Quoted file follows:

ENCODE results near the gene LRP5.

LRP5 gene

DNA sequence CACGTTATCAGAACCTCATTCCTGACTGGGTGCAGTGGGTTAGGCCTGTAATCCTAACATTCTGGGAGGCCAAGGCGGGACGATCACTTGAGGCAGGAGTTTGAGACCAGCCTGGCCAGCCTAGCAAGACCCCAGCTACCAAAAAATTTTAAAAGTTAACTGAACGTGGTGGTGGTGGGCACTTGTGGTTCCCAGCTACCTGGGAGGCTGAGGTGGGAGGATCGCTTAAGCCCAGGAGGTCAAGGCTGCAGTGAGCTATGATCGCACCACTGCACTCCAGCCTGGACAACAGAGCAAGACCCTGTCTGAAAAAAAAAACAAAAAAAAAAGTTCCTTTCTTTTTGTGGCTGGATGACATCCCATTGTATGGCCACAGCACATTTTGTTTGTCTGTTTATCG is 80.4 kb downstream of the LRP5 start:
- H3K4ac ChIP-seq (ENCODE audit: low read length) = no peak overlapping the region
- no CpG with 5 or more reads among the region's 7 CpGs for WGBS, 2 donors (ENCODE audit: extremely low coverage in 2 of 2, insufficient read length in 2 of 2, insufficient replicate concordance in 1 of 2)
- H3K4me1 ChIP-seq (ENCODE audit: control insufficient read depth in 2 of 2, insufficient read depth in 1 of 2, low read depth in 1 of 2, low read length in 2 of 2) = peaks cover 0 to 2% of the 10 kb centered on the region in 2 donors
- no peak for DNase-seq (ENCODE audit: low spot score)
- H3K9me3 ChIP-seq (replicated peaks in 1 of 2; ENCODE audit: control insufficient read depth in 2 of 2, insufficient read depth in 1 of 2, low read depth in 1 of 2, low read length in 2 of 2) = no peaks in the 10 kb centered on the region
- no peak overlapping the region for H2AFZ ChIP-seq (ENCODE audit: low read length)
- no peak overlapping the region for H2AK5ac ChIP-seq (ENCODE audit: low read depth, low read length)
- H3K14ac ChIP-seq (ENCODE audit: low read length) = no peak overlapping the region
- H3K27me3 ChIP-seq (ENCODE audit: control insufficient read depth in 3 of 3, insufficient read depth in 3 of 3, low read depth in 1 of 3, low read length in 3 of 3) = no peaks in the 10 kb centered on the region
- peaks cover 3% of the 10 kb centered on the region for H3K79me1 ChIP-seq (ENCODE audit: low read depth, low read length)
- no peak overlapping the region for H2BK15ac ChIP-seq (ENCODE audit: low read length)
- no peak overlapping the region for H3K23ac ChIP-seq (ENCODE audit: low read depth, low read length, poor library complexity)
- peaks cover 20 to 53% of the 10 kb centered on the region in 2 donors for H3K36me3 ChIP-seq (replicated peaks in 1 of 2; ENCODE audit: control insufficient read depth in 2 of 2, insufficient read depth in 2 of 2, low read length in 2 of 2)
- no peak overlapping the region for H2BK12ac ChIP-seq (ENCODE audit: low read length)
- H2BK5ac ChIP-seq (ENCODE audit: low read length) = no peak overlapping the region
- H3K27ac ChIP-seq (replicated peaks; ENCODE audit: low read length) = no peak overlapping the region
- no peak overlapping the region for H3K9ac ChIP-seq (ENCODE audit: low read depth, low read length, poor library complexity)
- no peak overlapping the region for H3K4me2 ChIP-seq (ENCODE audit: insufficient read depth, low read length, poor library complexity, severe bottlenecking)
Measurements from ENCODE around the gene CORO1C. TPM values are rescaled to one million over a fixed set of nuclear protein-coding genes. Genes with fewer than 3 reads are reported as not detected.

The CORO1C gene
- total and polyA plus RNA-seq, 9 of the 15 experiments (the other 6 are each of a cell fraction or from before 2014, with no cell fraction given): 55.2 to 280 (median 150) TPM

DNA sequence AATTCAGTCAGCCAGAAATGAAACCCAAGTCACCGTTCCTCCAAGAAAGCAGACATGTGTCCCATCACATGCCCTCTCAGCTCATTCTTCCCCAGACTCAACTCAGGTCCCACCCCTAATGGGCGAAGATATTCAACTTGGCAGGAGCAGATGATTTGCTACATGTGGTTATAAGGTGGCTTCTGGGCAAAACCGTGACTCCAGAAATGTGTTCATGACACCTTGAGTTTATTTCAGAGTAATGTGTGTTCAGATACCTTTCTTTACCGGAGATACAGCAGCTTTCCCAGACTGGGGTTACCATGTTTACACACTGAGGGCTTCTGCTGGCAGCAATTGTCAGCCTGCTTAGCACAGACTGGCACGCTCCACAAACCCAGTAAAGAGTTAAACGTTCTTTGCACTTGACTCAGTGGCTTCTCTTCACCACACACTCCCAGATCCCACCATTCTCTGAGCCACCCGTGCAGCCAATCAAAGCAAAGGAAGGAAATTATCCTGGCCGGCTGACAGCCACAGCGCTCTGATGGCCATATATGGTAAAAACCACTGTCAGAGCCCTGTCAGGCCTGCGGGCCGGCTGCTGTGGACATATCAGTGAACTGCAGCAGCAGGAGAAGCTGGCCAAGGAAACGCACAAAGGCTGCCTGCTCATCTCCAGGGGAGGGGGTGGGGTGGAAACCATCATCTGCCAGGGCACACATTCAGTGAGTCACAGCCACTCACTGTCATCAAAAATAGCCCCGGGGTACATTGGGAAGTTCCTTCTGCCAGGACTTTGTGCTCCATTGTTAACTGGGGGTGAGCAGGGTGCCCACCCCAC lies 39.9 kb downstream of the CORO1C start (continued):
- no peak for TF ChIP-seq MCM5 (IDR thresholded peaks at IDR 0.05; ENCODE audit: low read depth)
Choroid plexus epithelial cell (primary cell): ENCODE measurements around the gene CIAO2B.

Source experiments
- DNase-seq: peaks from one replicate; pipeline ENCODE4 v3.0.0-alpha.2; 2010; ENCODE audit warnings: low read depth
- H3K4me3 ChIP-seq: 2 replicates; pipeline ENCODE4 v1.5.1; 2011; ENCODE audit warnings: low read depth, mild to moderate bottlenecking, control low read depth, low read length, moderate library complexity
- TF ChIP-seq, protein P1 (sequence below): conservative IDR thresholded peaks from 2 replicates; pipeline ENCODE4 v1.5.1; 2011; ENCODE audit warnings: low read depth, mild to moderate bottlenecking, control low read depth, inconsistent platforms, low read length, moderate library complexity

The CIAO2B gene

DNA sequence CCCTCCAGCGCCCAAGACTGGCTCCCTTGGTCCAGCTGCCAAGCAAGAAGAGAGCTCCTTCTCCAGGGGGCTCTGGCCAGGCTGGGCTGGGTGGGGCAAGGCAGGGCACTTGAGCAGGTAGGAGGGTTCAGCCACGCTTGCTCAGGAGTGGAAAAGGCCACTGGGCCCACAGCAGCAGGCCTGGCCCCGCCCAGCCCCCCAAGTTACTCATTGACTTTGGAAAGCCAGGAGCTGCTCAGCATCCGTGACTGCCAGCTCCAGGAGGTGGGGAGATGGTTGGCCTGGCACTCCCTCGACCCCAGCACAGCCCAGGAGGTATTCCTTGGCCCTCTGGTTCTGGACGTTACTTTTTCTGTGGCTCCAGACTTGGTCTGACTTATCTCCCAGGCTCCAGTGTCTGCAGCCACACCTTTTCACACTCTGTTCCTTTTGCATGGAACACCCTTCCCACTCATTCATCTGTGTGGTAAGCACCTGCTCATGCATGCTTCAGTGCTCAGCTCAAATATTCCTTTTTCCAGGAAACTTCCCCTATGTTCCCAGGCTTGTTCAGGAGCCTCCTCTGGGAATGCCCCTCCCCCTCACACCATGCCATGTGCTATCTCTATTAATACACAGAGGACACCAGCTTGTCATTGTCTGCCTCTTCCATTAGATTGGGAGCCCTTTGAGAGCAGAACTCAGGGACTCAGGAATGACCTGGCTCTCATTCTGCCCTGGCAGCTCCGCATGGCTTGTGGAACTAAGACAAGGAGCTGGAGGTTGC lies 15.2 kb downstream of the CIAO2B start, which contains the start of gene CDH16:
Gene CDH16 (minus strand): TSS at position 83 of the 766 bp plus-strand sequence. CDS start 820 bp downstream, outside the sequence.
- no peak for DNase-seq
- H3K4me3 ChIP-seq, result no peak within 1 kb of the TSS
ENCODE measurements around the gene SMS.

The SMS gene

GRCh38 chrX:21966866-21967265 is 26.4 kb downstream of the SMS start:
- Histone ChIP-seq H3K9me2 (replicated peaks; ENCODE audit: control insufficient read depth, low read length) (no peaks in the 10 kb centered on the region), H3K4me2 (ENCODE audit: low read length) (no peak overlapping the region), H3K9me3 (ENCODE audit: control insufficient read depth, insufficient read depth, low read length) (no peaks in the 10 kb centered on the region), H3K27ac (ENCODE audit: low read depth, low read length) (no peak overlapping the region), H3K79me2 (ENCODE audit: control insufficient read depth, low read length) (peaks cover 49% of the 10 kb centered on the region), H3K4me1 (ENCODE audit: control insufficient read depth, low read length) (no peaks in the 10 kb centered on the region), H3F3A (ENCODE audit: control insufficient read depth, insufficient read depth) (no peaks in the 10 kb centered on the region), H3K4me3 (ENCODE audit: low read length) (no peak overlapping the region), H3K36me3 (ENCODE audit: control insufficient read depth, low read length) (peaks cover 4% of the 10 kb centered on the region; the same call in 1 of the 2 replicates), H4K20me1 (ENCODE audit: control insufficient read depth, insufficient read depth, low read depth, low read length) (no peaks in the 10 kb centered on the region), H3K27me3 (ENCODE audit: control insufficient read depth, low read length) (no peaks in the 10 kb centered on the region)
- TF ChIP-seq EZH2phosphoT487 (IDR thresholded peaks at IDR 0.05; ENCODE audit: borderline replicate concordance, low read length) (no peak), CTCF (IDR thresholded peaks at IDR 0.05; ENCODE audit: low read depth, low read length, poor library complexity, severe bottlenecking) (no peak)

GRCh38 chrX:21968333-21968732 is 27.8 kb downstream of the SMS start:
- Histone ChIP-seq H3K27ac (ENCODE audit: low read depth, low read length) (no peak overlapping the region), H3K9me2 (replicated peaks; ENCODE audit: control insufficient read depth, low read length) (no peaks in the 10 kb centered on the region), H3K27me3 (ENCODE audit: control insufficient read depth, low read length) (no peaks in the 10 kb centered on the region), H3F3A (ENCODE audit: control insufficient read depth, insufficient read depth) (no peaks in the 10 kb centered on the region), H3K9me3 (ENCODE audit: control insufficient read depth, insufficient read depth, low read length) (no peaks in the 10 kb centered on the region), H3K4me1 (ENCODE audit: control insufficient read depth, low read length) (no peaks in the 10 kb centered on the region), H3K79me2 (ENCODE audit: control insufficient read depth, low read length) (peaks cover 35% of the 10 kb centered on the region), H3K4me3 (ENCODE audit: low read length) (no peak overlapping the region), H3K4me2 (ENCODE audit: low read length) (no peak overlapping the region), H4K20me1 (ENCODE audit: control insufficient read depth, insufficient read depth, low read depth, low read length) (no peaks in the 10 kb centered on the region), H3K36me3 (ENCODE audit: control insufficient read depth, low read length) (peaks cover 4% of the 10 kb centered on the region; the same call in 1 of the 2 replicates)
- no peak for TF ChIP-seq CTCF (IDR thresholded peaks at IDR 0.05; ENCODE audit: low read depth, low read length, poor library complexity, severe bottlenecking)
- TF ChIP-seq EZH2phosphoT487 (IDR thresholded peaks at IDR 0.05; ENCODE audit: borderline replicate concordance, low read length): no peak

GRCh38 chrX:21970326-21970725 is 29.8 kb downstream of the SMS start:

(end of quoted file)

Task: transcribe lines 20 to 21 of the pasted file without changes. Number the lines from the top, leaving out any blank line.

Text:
- no peak overlapping the region for H3K9ac ChIP-seq (ENCODE audit: low read depth, low read length, poor library complexity)
- no peak overlapping the region for H3K4me2 ChIP-seq (ENCODE audit: insufficient read depth, low read length, poor library complexity, severe bottlenecking)